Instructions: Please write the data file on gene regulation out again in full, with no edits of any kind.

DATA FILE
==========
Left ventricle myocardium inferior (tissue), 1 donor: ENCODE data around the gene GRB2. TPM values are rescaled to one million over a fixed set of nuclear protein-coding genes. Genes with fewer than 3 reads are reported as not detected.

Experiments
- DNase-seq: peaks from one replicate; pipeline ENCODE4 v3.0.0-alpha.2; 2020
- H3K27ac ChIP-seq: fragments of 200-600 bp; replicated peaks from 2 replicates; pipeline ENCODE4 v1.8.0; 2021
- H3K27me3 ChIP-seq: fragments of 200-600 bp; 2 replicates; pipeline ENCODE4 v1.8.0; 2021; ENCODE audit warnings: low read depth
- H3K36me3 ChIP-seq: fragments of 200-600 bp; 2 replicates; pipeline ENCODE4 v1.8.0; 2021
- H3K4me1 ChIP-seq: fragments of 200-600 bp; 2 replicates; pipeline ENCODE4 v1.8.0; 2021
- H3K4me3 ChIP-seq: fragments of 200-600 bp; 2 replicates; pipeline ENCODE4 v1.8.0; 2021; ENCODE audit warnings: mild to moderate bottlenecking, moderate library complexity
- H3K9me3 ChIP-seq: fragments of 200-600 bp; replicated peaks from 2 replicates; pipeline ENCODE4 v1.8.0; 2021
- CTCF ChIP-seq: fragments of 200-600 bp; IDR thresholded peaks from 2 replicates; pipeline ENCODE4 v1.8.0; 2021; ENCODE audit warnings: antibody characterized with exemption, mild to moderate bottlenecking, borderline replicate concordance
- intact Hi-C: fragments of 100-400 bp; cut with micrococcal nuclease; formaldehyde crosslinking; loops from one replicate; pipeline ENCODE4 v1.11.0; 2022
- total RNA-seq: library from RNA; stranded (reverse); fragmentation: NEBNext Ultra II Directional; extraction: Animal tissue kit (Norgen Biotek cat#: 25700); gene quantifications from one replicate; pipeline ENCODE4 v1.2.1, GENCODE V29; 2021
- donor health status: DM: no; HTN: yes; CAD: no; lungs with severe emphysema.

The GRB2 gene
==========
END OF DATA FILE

Left ventricle myocardium inferior (tissue), 1 donor: ENCODE data around the gene GRB2. TPM values are rescaled to one million over a fixed set of nuclear protein-coding genes. Genes with fewer than 3 reads are reported as not detected.

Experiments
- DNase-seq: peaks from one replicate; pipeline ENCODE4 v3.0.0-alpha.2; 2020
- H3K27ac ChIP-seq: fragments of 200-600 bp; replicated peaks from 2 replicates; pipeline ENCODE4 v1.8.0; 2021
- H3K27me3 ChIP-seq: fragments of 200-600 bp; 2 replicates; pipeline ENCODE4 v1.8.0; 2021; ENCODE audit warnings: low read depth
- H3K36me3 ChIP-seq: fragments of 200-600 bp; 2 replicates; pipeline ENCODE4 v1.8.0; 2021
- H3K4me1 ChIP-seq: fragments of 200-600 bp; 2 replicates; pipeline ENCODE4 v1.8.0; 2021
- H3K4me3 ChIP-seq: fragments of 200-600 bp; 2 replicates; pipeline ENCODE4 v1.8.0; 2021; ENCODE audit warnings: mild to moderate bottlenecking, moderate library complexity
- H3K9me3 ChIP-seq: fragments of 200-600 bp; replicated peaks from 2 replicates; pipeline ENCODE4 v1.8.0; 2021
- CTCF ChIP-seq: fragments of 200-600 bp; IDR thresholded peaks from 2 replicates; pipeline ENCODE4 v1.8.0; 2021; ENCODE audit warnings: antibody characterized with exemption, mild to moderate bottlenecking, borderline replicate concordance
- intact Hi-C: fragments of 100-400 bp; cut with micrococcal nuclease; formaldehyde crosslinking; loops from one replicate; pipeline ENCODE4 v1.11.0; 2022
- total RNA-seq: library from RNA; stranded (reverse); fragmentation: NEBNext Ultra II Directional; extraction: Animal tissue kit (Norgen Biotek cat#: 25700); gene quantifications from one replicate; pipeline ENCODE4 v1.2.1, GENCODE V29; 2021
- donor health status: DM: no; HTN: yes; CAD: no; lungs with severe emphysema.

The GRB2 gene